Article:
Sharon Shvarzman and Abraham Bloom anticipated working long hours, especially during the opening weeks of their new Queen Village takeout restaurant, Keshet Kitchen.

But their workdays stretch way beyond 12 hours, seven days a week, and now they’re toying with closing one day a week just to catch up. They are having trouble finding cooks and counter staff — a common refrain this spring as restaurants ramp up operations amid a depleted job market. Many restaurant workers changed careers during the pandemic, while others are collecting unemployment compensation.

“It doesn’t matter how much you pay anyone,” said Shvarzman, who said he cooks almost everything on his Israeli-Eastern European comfort-food menu from scratch. (Say his first name “sha-RONE.”) Shvarzman and Bloom recently hired dishwashers and are hoping to train them to help in the kitchen.

Keshet Kitchen is set up in a storefront where Fifth Street and Passyunk Avenue meet, just below Bainbridge, formerly the home of Humpty’s Dumplings. Keshet is Hebrew for rainbow, which is fitting. The facade is decorated with glass mosaic tiles and the redbrick interior is striped with bold color.

The workload has forced Shvarzman to pare down his menu, which is still fairly extensive: chicken shawarma, falafel wraps, garlicky hummus, harissa-infused mac and cheese, roast beef, mashed potatoes, fried chicken, fruit drinks, and desserts. Bloom takes orders, shuttles the food from the kitchen to the register, and in his spare moments preps pita to bake on sheet pans.

Shvarzman, 36, emigrated from Israel as a baby and his family settled in New York City, near his grandparents, who had come to America 10 years before.

Shvarzman’s maternal grandfather, Timor Umarov, owned Asia, a restaurant serving comfort food, in Brighton Beach, Brooklyn. “I grew up in the kitchen,” he said. “My first toys were pots and pans while my mom was a waitress. My grandmother was a host. My grandfather was the master chef, my other grandparents worked the line.”

Then came tragedy. Shvarzman’s grandfather died of cancer, forcing the sale of the restaurant. “My family drifted apart,” Shvarzman said. “I decided, after two or three years of my family never getting together for family dinner, to learn some of my grandfather’s recipes, like his plov and his shashlik and stuff like that. I wanted to try to bring my family back together with his food.”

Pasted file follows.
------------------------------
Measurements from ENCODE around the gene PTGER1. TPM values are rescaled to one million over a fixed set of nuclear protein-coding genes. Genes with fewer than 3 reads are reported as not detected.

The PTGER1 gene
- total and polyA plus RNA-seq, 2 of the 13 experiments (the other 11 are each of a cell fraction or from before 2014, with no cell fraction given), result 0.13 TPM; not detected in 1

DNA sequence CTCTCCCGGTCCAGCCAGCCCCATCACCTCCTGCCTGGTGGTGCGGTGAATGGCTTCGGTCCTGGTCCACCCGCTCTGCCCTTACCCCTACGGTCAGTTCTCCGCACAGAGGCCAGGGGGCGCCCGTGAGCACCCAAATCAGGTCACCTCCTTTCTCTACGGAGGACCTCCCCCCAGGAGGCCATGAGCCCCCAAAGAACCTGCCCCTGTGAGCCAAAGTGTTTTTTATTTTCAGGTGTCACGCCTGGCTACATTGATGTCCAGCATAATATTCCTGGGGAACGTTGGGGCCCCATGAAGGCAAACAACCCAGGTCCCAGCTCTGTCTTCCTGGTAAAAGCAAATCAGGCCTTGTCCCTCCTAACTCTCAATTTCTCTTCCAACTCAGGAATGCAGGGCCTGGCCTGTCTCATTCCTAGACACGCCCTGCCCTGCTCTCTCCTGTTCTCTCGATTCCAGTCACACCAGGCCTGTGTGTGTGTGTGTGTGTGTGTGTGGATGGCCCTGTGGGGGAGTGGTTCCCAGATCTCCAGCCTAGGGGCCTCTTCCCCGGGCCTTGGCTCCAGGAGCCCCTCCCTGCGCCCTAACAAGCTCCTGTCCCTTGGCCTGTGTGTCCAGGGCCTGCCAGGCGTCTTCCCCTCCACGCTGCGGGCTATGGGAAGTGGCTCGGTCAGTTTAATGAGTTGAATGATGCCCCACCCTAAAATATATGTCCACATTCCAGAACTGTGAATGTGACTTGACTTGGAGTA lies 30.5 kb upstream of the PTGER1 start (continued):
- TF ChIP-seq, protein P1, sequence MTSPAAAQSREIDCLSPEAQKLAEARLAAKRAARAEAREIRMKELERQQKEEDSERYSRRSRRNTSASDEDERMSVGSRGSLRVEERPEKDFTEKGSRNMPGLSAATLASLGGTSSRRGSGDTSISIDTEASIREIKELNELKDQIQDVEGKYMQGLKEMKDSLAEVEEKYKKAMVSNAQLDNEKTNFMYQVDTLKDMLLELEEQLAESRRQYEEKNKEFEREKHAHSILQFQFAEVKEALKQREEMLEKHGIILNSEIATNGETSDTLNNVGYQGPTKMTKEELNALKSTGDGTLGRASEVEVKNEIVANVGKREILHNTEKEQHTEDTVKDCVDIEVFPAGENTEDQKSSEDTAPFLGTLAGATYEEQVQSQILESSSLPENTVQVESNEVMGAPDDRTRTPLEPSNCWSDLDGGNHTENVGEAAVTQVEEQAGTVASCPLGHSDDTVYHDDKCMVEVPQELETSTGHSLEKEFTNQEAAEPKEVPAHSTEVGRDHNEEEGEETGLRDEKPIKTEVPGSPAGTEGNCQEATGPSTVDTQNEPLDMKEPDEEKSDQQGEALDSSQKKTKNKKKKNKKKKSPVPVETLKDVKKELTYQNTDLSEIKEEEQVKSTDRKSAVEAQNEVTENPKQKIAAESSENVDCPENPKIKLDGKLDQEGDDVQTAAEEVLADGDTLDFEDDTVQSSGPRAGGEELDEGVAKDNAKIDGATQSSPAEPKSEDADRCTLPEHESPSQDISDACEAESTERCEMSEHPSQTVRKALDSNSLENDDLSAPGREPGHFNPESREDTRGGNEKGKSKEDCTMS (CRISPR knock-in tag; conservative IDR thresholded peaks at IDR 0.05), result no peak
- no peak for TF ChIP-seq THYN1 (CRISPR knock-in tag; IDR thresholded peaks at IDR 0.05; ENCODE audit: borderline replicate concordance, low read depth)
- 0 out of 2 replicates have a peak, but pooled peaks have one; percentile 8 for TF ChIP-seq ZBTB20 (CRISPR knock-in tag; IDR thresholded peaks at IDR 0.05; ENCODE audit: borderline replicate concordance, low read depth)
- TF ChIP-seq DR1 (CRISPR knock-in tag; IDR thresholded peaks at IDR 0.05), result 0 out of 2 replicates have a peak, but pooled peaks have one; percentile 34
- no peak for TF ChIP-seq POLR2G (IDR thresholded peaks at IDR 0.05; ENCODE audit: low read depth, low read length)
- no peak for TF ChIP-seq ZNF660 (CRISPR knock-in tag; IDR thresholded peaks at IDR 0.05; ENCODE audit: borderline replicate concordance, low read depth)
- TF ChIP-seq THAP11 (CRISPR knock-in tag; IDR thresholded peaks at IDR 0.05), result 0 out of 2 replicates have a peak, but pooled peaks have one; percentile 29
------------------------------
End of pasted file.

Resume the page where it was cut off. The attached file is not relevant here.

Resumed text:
The strategy worked, and set in motion his dream to become a chef. “One day, I was watching a [Food Network] show called Worst Cooks in America and I was like, you know what, maybe the show will teach me something.” Though he didn’t win his season of the show in 2018, “it lit a fire under my bum. I just wanted to be the best cook I could be.”

Three months later, producers tapped him and two other Worst Cooks alums for the show Great Food Truck Race, which they won with a fried chicken truck.

Shvarzman set out for Philadelphia to follow Bloom, 34, who had enrolled at Thomas Jefferson Medical College to study physical therapy. Bloom put his studies on hold to get the restaurant on its feet. Their third business partner is Morissa Schwartz, a New York public relations professional and a friend of Shvarzman’s.

First-timers should trust Bloom, who knows the inventory and pushes desserts, such as the rich pistachio rose puddings, tiramisu, and mango saffron cheesecake in cups that sell out daily.

“I’m hoping that the same recipes that brought my family together will also bring some people in Philly together,” Shvarzman said.